One of several models of this progression is found in Acts 2, at the birth of the Church in Jerusalem on the Day of Pentecost.  As we discussed earlier, in response to Peter’s Pentecost sermon, the people were:

…cut to the heart and said to Peter and the other apostles, ‘Brothers, what shall we do?’  Peter replied, ‘Repent and be baptized, every one of you, in the name of Jesus Christ for the forgiveness of your sins. And you will receive the gift of the Holy Spirit’…Those who accepted his message were baptized, and about three thousand were added to their number that day (Acts 2:37-38, 41).

Shortly thereafter (the very next verse in the text), we find that these same people had “devoted themselves to the apostles’ teaching and the fellowship, to the breaking of bread and the prayers” (Acts 2:42).  The breaking of bread mentioned here is possibly an allusion to the Lord’s Supper (Calvin, 1560, 126-127).  If this is accurate, than the following pattern was established from the very first day of the Church’s existence:  repentance and belief à baptism à reception of the Holy Spirit à first communion.  This evidence from the Book of Acts, however, is only anecdotal, and it is not until the liturgies of the 2nd century and onward that we find a definitive pattern for the administration of the sacraments.

A record of one of the earliest liturgies of the Church is Justin Martyr’s First Apology (c. 156 AD).  Even though he does not describe a full-blown pattern of initiation, Martyr does make it clear that baptism precedes and leads immediately to first communion (Noakes, 1992, 119-120).  Going back at least as far as Tertullian and Hippolytus of Rome in the early 3rd century (Noakes, 1992, 122-23), a more specific pattern of initiation emerged as follows:  baptism in water by a bishop or presbyter; followed by anointing with the oil of chrism and laying on of hands by a bishop; and concluded with first communion.  This same basic pattern of initiation continued into the middle 3rd century churches known by Cyprian of Carthage (Noakes, 1992, 124); the 4th and 5th century churches of both East and West (Yarnold, 1992, 134-141); and Western churches from the 6th through 8th centuries (Fisher and Yarnold, 1992, 146-148).  It is important to note here that infant baptism has been practiced, in at least some parts of the Church, as far back as Hippolytus of Rome in 236 AD (Noakes, 1992, 122).  This became the norm within 100 years of his time and was many times accompanied by paedocommunion  (Noakes, 1992, 123-124).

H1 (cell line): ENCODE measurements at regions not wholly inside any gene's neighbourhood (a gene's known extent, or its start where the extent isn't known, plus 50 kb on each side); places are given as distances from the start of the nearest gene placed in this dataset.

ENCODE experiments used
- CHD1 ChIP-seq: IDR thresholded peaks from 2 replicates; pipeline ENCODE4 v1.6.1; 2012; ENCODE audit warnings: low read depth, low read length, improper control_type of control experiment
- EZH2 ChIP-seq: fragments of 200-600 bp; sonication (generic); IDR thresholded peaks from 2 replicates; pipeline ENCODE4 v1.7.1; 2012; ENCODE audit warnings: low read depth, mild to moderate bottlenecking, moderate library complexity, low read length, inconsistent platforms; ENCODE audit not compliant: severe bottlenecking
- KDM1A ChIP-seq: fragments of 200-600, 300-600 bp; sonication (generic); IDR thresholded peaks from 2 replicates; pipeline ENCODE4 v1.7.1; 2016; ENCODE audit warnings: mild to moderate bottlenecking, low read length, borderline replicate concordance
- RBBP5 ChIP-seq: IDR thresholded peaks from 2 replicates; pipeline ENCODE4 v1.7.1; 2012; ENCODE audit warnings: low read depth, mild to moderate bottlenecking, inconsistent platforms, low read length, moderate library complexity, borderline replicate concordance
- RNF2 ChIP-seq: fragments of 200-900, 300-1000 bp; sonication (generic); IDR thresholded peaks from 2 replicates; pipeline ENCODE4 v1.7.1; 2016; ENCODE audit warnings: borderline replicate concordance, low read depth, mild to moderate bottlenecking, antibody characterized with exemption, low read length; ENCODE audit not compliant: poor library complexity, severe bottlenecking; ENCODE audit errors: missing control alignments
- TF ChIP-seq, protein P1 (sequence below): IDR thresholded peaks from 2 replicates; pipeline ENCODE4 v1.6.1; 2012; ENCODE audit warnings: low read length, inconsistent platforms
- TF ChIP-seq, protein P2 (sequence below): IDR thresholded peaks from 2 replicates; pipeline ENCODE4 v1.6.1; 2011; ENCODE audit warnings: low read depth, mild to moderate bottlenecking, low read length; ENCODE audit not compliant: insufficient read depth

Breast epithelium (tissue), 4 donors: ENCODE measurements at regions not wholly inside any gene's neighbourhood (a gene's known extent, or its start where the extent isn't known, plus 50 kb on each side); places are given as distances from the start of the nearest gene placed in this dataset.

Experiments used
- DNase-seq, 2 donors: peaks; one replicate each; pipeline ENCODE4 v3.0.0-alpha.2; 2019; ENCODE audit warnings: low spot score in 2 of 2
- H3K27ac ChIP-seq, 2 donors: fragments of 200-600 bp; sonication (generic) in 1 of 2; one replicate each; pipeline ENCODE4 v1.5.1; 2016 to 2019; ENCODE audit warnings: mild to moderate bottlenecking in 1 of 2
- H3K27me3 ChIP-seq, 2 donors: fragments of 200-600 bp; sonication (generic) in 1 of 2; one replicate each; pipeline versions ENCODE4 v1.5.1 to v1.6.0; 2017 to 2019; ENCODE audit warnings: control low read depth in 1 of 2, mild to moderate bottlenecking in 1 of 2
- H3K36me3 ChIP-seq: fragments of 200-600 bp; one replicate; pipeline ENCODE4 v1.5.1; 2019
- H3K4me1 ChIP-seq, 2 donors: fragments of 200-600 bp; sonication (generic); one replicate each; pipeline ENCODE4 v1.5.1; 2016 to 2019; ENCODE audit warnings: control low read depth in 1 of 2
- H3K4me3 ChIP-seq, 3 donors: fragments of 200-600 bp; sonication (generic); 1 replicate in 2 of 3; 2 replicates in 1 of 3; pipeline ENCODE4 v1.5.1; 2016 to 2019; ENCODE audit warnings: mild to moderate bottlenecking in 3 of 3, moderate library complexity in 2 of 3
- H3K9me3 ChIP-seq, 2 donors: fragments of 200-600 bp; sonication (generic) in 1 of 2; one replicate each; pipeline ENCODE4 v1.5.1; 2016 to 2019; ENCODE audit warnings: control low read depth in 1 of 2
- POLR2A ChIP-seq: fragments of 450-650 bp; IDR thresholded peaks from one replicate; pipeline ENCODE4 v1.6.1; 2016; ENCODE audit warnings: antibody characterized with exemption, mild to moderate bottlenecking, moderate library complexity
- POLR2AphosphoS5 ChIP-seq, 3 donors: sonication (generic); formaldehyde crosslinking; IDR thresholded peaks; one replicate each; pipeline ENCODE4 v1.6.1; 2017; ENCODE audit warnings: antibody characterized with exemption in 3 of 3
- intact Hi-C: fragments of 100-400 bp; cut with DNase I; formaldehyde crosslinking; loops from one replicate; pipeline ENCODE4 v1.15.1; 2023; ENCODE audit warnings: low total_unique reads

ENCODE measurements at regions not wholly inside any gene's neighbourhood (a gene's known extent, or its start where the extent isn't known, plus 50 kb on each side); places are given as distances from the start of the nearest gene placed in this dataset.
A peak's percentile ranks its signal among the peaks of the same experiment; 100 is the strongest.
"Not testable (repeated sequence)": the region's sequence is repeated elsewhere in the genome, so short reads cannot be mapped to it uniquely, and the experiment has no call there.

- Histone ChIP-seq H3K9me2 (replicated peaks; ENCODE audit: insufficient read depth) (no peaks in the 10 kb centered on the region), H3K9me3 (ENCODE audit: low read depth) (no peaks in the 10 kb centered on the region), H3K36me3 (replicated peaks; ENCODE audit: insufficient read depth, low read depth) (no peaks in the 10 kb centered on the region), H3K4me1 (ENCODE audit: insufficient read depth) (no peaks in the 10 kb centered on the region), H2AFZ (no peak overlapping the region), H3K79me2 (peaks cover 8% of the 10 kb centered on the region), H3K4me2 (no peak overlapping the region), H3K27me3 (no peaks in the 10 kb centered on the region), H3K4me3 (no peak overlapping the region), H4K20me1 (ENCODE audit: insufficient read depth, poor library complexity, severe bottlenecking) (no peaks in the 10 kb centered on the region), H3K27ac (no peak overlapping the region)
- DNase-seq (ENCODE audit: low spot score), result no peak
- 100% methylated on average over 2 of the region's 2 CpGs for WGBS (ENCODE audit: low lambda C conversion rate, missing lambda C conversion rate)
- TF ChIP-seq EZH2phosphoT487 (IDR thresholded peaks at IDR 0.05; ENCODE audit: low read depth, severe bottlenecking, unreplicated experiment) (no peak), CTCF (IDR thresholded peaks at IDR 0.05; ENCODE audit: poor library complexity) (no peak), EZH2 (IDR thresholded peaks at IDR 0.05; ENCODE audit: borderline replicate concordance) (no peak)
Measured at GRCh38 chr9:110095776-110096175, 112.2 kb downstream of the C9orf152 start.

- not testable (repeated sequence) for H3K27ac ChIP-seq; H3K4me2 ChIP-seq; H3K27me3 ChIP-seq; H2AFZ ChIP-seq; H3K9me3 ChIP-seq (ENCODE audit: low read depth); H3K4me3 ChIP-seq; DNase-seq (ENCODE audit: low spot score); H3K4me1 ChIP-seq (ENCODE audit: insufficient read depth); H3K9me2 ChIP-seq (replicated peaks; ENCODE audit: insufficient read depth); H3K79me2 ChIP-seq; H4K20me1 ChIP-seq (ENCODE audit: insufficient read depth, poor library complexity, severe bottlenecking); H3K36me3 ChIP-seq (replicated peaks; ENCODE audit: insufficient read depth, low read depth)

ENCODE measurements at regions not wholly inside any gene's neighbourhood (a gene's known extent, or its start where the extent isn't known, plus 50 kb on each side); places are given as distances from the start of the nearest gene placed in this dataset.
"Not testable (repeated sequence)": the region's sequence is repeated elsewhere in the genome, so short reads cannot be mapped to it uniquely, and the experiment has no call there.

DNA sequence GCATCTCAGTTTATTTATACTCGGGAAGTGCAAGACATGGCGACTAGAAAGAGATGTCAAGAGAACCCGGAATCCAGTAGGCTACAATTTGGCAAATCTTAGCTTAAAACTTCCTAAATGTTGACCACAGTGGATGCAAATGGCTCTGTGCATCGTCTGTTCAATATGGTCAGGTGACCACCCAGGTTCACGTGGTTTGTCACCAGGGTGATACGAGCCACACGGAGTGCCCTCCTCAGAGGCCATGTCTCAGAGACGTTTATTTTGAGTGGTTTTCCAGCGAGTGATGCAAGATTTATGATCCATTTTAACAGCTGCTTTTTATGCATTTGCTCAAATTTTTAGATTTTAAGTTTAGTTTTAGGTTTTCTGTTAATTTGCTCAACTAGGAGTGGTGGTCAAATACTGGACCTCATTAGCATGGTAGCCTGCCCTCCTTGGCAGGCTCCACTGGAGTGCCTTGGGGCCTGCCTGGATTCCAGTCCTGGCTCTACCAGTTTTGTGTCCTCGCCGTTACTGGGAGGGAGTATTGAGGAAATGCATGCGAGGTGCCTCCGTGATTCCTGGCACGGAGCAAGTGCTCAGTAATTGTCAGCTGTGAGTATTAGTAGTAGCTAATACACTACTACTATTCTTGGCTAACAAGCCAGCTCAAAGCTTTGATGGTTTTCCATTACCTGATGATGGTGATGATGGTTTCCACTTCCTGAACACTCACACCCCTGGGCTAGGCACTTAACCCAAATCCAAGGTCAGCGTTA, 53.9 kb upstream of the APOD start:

After 789, and the reign of Charlemagne, baptism and chrismation began to be separated temporally because of the unavailability of bishops to anoint with oil.  This led eventually to the positions of first communion and chrismation being reversed in the initiation process, and the development of a separate rite called confirmation to accomplish the work of chrismation and the laying on of hands by a bishop (Fisher and Yarnold, 1992, 148-149).  This new pattern continued until the Reformation with confirmation occurring as early as seven years old.  In some places, however (including England), the old pattern was reestablished in the sense that baptized children were not permitted to receive communion until after confirmation.